In the Summer 2009 (link below) issue of Daedalus (unearthed happenstantially out of a box recently-unpacked in search of a Spore computer game disc) is an essay by Kwame Appiah discussing, primarily, ethics and the psychology of morality. It was a piece culled from his book Experiments in Ethics which deals with much that is happening in the neurosciences and cognitive psychology and how this might affect moral philosophy (hell, just morality in general I guess). It's a pretty interesting and easy piece to read.
I went looking for reviews of the Appiah book and there's a pretty good one in the NYRB by Jeremy Waldron (10/8/09--link below).
These are important issues in moral philosophy. Primarily it seems our brain does a lot of "work" that often has no relevant narrative applicable to it and our terms such as those we label "Virtues" may not be "agent-centered" or even "action-centered". Our brain commands us and we act and then we tell the tale of the action.
There is a strong "situationist" movement regarding Virtue that seems very interesting but also too readily "reductionist" in our easy conception of it. We act "situationally" and "virtue" is flexible, or situationally definable, for lack of a better term. But the act itself may in no way be "virtuous"--it may simply be the brain responding to other "unreflected upon" stimuli. This is akin to what I take to be the thrust of the Bronk poem posted yesterday, The Limitations of the Mind Are Its Freedom.
You know there are always messages we find
--in bed, on the street or anywhere, and the mind
invents a translation almost plausible;
The two examples discussed in the Appiah piece of experiments in "moral psychology" may be well known to you if 1) you listen to Radio Lab and/or 2) you listen to Philosophy Bites.
1) The "trolley car" dilemma and variants.
From the Wikipedia: taking a neuroscientific approach to the trolley problem, Joshua Greene under Jonathan Cohen decided to examine the nature of brain response to moral and ethical conundra through the use of fMRI. In their more well-known experiments, Greene and Cohen analyzed subjects' responses to the morality of responses in both the trolley problem involving a switch, and a footbridge scenario analogous to the fat man variation of the trolley problem. Their hypothesis suggested that encountering such conflicts evokes both a strong emotional response as well as a reasoned cognitive response that tend to oppose one another. From the fMRI results, they have found that situations highly evoking a more prominent emotional response such as the fat man variant would result in significantly higher brain activity in brain regions associated with response conflict. Meanwhile, more conflict-neutral scenarios, such as the relatively disaffected switch variant, would produce more activity in brain regions associated with higher cognitive functions. The potential ethical ideas being broached, then, revolve around the human capacity for rational justification of moral decision making.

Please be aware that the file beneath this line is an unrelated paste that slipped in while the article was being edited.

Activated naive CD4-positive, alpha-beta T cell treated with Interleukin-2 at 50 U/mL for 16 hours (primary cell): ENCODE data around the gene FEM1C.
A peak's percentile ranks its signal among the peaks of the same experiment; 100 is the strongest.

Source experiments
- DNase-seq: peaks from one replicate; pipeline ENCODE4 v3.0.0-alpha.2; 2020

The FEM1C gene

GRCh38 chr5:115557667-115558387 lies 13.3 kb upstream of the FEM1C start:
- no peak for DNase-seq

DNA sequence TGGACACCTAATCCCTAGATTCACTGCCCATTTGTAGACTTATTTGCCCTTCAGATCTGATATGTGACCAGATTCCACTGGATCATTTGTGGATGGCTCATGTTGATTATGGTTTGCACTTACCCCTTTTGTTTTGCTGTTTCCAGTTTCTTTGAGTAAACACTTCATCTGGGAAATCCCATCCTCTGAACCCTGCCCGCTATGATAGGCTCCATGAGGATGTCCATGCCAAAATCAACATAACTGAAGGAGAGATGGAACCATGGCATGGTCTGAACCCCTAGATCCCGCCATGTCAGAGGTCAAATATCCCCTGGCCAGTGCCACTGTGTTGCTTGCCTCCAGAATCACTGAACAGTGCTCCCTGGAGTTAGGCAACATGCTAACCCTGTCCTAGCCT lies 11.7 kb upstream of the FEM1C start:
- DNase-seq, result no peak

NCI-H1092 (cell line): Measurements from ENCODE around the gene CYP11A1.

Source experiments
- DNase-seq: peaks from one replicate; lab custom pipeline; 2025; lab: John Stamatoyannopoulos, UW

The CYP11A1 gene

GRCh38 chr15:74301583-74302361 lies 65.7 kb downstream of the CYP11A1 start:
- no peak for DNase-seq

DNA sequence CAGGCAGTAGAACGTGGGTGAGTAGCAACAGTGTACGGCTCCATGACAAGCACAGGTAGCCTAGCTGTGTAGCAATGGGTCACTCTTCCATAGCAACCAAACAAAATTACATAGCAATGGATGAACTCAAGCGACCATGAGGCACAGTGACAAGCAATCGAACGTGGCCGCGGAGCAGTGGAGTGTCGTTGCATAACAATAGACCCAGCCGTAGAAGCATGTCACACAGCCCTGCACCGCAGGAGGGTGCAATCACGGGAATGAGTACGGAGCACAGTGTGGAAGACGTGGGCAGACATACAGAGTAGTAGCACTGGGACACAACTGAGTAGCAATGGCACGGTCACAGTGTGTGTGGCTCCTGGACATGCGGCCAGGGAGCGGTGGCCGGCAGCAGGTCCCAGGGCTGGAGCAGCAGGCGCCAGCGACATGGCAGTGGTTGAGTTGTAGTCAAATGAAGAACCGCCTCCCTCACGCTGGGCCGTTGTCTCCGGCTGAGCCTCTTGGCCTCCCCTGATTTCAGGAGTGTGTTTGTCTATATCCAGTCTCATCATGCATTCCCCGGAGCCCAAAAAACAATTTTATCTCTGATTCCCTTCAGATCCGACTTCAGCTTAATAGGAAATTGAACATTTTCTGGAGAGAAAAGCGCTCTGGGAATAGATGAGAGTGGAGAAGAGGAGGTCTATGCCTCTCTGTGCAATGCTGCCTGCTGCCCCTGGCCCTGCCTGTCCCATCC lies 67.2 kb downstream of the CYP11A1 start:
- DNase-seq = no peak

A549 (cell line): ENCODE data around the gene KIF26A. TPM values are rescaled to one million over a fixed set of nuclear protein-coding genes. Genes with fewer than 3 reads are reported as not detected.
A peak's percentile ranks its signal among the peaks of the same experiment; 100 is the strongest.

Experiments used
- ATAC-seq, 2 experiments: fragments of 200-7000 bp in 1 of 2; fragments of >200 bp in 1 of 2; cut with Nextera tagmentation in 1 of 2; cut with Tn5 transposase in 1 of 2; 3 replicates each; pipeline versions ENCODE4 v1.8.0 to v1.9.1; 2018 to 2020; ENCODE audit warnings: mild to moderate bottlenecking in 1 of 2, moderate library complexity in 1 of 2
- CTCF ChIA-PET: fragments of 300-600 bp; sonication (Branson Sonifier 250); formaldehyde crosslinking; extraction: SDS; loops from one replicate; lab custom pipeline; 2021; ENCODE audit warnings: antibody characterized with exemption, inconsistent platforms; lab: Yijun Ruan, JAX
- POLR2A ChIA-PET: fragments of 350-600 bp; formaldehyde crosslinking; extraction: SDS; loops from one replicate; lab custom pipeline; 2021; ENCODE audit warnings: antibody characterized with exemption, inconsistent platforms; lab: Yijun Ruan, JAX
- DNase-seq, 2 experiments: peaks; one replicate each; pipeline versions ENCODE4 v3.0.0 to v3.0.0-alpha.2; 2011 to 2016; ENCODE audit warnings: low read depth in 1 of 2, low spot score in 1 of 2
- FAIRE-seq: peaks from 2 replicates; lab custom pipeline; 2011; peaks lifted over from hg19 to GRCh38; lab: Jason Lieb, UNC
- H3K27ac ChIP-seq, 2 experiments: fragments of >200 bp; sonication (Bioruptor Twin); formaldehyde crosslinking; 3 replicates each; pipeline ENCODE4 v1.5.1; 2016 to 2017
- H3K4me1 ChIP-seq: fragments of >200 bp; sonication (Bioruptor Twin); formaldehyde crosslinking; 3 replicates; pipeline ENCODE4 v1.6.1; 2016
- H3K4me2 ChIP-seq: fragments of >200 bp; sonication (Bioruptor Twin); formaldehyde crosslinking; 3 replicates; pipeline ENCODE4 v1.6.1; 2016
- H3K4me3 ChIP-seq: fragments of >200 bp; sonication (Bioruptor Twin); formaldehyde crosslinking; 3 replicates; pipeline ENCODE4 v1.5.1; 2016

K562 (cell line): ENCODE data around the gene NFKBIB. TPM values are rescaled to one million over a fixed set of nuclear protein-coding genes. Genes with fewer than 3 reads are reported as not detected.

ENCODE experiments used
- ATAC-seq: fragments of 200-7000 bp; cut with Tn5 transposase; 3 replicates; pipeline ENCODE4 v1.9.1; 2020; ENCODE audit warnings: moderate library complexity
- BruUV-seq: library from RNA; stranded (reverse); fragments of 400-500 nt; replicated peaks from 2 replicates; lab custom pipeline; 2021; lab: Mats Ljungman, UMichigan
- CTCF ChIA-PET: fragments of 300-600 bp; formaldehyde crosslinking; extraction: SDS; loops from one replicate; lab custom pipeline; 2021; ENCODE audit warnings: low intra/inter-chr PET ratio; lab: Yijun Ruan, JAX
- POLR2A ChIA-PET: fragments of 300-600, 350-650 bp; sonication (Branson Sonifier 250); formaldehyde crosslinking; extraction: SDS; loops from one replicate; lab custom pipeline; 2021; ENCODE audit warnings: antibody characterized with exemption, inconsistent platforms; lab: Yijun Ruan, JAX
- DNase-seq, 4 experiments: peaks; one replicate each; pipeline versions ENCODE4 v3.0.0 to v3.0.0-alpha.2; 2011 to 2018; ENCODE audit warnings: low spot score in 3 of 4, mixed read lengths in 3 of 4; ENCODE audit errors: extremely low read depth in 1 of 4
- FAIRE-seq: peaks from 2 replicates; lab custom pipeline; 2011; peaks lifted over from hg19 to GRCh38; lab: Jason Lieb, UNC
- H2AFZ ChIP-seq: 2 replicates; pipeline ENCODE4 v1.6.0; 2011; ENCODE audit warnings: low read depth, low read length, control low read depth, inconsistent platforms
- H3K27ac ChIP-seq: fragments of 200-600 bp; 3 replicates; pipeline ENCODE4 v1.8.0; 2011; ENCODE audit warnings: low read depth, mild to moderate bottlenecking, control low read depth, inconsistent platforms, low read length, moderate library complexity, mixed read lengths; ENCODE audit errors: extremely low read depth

My take on this regarding what this variant of the "fat man" ("why is the man fat, dad," asks my 11 year old..."that doesn't seem necessary.") speaks to a technology-induced disaffection. Pulling a lever to affect an outcome is mechanical and distant and does not engage your "feelings"; pushing a man indeed brings you into the equation full force and jumps out at us as VERY wrong EVEN if the Utility calculation is equal. The more we engage in "moral" conflict (modern war as video game) at a distance the more we are able to "de-personalize" these choices and create a world enacted out of "calculation" and do away with morality as a choice based in our notions of the "good" or what is a right/wrong action based on ethical principles (a reason to be against Utilitarianism and, hell, Pragmatism as well--at least as it's commonly defined).
And 2) I don't really want to talk about...sorry. But there is a link below and a YouTube video about this. However the point here is about "intentionality"--a "moral" issue regarding "harming" or "helping" as a secondary or "accidental" result of a primary intention which leads to an action (which may or may not be intrinsically moral or immoral but is then "colored" by the consequences of the act/intention).
Finally, what you've been waiting for--how in the world does any of this relate to that excrescence that is the Green Hornet movie? Only in this way--Cato "acts" in the movie in slow motion. All of his movements are a product of the stillness of his mental activity. He sees all and acts in accordance to the mind's dictates...Cato (of Asian descent and so a man of Eastern philosophy) doesn't act, his mind directs his motions on the "first order" while the "Western" rube that is Seth Rogan's character can only "see" what's in front of his face and "think" about it in a "second order" reflection. He is hampered by his "thinking I".
Appiah in Daedalus
Quandaries and Virtues
Against Reductivism in Ethics
Edmund L. Pincoffs
Philosophy Bites Joshua Knobe
YouTube Experimental Philosophy--"intentionality"